Connecting sewers and retiring old septic systems would not only offer economic virtues, but would serve environmental and health interests. Ideally, waste should be sent through a treatment plant.

Currently, a lot of waste is going into the soil, with indeterminate amounts making its way into our harbor.


The Village of Sea Cliff has an existing design and partial funding for the business district sewer line and needs some additional funding to complete the project. 


“This is a project that will ensure our ongoing environmental concerns as well as assist in the revitalization of our downtown. We are grateful to Congressman Israel and County Executive Mangano and for their work in forming partnerships to find a comprehensive and common sense solution to this issue,” said Sea Cliff Mayor Bruce Kennedy.


Congressman Steve Israel stated, "I want to thank this bipartisan and diverse coalition of elected officials who have joined me in working tirelessly on finding a comprehensive solution to this issue and County Executive Ed Mangano for providing a $2 million investment in the future of this treasured natural resource.”


“This study is a positive step in maintaining the natural beauty and resources of the waterfront,” said Senator Carl L. Marcellino.


State Assemblyman Charles Lavine stated, “For far too long, Crescent Beach has been unavailable for use by the residents of the Glen Cove community. Understanding the problems that exist here and undertaking the effort necessary to ensure the environment is protected is a vitally important step in reclaiming the beach.”


Glen Cove residents may see a 1.64 percent increase in the tax levy next year, the amount proposed at last week’s public hearing. Mayor Reginald Spinello and the Glen Cove City Council held an initial reading of the proposed budget for 2015, and will take final vote on Tuesday, Oct. 28, at the next city council meeting.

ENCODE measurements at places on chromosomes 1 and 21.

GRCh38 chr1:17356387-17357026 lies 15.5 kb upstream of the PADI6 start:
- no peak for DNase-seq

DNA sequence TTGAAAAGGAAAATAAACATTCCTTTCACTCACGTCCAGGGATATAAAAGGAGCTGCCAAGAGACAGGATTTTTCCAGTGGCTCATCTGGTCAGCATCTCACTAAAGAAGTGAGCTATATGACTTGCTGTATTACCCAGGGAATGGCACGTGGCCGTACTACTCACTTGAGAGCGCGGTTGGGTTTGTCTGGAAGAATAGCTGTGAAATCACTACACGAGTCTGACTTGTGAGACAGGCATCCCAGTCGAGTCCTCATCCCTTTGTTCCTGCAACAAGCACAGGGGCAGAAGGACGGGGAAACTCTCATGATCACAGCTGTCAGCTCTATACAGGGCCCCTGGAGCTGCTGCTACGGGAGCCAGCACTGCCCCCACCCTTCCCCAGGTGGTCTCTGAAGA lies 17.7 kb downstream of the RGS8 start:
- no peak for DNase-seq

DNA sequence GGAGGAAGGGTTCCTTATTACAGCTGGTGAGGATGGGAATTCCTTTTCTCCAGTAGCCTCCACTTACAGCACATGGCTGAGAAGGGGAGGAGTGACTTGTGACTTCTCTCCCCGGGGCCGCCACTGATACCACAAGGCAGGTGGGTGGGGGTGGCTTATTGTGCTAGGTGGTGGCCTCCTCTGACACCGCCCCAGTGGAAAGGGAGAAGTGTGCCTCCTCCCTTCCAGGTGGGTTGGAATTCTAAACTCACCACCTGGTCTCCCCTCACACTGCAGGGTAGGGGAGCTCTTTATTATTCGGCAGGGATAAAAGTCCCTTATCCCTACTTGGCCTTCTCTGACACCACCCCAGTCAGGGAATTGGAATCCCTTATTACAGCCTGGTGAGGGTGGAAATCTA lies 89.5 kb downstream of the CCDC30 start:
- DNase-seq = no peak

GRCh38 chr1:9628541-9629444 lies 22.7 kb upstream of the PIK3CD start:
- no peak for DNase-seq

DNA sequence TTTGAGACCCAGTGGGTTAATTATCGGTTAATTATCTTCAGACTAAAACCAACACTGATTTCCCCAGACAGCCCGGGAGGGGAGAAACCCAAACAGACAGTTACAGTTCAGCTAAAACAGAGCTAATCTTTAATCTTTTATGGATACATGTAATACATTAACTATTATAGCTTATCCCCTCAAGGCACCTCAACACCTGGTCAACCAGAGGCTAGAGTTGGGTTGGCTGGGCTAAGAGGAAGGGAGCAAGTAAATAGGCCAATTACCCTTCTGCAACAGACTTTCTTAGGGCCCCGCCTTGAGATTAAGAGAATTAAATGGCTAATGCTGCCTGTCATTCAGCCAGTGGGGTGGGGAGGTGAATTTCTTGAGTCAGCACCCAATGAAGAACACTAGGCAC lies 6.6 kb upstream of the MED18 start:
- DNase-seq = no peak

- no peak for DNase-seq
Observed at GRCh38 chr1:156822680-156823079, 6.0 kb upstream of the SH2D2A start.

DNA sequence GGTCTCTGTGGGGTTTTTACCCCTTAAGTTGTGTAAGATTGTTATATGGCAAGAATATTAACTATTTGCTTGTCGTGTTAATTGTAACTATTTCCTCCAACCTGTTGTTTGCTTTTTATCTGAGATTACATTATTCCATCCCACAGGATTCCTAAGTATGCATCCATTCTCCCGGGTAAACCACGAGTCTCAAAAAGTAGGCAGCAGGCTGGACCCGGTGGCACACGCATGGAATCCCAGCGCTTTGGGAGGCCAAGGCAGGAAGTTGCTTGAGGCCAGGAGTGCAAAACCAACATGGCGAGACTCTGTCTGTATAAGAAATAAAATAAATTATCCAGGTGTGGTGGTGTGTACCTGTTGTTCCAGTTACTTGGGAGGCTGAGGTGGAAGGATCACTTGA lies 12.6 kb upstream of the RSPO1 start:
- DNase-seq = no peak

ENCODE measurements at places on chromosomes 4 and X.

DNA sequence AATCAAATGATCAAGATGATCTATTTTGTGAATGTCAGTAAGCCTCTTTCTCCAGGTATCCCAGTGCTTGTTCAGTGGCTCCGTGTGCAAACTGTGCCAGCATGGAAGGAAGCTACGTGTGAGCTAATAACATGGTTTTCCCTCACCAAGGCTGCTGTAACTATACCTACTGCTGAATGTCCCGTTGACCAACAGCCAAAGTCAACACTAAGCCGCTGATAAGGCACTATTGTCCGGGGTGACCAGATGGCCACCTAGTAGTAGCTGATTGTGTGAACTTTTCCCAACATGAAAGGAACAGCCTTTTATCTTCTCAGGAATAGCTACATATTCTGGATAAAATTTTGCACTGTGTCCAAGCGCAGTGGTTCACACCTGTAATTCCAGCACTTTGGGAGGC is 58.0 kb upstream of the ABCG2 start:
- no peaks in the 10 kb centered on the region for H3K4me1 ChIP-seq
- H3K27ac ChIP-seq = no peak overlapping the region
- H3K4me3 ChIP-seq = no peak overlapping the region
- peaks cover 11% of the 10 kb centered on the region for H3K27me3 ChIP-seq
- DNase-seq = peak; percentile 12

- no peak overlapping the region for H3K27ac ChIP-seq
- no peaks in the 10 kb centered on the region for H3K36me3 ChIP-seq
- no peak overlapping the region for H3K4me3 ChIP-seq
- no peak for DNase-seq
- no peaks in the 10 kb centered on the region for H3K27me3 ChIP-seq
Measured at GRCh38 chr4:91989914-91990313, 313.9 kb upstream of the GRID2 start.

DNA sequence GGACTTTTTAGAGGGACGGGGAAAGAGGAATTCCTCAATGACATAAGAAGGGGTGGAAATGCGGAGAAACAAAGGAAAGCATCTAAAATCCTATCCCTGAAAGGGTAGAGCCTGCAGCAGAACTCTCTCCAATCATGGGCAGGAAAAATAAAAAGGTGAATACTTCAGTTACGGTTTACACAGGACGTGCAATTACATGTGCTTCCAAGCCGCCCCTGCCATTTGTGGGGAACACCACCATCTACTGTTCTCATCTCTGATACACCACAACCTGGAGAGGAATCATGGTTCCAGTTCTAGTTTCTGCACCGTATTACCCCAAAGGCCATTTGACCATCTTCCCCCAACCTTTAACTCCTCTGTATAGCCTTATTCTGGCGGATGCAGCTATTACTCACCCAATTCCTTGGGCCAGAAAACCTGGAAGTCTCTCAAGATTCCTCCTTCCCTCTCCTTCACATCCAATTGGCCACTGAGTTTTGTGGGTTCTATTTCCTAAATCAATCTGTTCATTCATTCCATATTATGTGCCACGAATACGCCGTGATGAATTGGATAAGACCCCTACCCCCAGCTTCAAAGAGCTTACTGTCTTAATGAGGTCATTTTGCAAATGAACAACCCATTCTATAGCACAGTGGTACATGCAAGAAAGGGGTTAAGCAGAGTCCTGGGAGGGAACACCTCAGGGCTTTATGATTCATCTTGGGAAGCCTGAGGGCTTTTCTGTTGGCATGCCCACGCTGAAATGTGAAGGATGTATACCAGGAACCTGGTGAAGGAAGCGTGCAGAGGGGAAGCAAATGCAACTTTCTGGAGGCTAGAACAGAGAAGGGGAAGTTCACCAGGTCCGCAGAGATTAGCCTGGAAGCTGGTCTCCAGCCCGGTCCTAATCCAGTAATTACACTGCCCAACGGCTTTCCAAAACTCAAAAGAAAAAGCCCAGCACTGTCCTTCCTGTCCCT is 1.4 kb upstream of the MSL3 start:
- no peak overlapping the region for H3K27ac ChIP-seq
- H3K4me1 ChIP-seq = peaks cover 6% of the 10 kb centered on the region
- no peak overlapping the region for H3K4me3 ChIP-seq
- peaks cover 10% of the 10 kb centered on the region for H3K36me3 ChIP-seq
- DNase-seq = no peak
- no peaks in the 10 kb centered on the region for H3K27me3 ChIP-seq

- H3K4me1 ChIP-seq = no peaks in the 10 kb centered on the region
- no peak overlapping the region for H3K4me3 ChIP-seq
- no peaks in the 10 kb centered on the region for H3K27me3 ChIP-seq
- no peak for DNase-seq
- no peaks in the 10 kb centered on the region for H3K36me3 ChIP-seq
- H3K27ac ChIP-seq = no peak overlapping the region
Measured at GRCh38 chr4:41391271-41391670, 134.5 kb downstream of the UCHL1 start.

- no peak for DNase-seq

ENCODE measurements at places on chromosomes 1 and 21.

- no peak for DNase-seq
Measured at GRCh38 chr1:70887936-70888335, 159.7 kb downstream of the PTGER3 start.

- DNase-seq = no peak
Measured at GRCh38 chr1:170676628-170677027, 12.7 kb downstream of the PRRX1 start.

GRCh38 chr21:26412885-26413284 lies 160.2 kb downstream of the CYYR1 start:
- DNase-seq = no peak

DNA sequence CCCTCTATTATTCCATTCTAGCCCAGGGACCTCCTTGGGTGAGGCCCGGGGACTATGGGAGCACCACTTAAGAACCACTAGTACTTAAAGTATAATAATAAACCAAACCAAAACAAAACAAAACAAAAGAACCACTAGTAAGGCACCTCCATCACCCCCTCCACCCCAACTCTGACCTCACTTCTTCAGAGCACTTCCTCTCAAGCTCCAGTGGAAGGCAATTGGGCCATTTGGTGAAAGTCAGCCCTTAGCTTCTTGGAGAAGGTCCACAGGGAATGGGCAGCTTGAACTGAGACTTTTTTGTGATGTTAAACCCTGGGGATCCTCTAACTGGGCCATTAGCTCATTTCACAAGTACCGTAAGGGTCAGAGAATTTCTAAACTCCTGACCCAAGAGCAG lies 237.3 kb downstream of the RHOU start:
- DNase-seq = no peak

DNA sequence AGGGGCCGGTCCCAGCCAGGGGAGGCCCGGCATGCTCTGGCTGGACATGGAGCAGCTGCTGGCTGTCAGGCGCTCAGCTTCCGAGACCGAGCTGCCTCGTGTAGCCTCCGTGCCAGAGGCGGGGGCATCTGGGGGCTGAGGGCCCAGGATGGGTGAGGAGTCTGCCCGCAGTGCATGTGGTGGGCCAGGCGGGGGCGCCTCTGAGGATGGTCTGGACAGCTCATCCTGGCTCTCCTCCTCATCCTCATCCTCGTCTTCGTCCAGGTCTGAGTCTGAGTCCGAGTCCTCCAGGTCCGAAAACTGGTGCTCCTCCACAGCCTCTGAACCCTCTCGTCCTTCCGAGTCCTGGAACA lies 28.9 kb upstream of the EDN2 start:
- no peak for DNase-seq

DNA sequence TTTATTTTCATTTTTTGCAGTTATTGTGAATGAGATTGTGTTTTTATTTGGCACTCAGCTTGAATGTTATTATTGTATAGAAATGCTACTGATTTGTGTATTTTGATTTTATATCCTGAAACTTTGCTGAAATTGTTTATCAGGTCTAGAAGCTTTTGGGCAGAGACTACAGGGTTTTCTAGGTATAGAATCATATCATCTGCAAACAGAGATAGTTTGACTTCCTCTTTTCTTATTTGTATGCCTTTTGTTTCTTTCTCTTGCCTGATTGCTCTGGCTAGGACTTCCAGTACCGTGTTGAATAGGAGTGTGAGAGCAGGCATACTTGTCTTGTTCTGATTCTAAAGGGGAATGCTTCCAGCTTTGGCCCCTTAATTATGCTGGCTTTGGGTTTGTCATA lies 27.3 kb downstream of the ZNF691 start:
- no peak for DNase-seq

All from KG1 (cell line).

“It’s very easy for a first time mayor to raise the taxes and blame it on a prior administration, and that is not what I am doing,” said Mayor Spinello. “In the past three administrations there were budgets with increases of  almost 28 percent to down to 12 percent, but it’s a different time now...I think that the residents are certainly going to feel relief. I put together a budget...that I believe is fair and reasonable and a good budget.”

Richie Cannata may be best known for his song credits but his name will become a part of history this week. Cannata, a 28-year resident and business owner of Glen Cove, will be inducted into the Long Island Music Hall of Fame on Thursday, Oct. 23 at The Paramount in Huntington.


As a member of the Billy Joel Band, the saxophone player was propelled to fame in 1975 when he joined the band and played on songs including “New York State of Mind” and “Scenes from an Italian Restaurant.”


The Town of Oyster Bay, in conjunction with the New York Rangers, will once again host a special Try Hockey for Free Program on Sunday morning, Oct. 26 from 8 a.m. to noon at ithe Ice Skating Center located in Bethpage Community Park, 1000 Stewart Ave. 


The event will allow youngsters a unique opportunity to sample the sport of ice hockey. Four morning sessions will be available. Session times are 8 to 9 a.m., 9 to 10 a.m., 10 to 11 a.m. and 11 a.m. to noon.

On Thursday, Oct. 2, North Shore High School quarterback Michael Floccari shattered a school record and tied a Long Island record for the most touchdown passes in a game. This accomplishment ties him with E.J. Clark from Seaford High School (1977) and Joe Capobianco form Lawrence High school (2011). 


Harvest Square Dance - October 24

Fall Festival - Octobner 24 - 25

Peace, Politics and Projectiles - October 26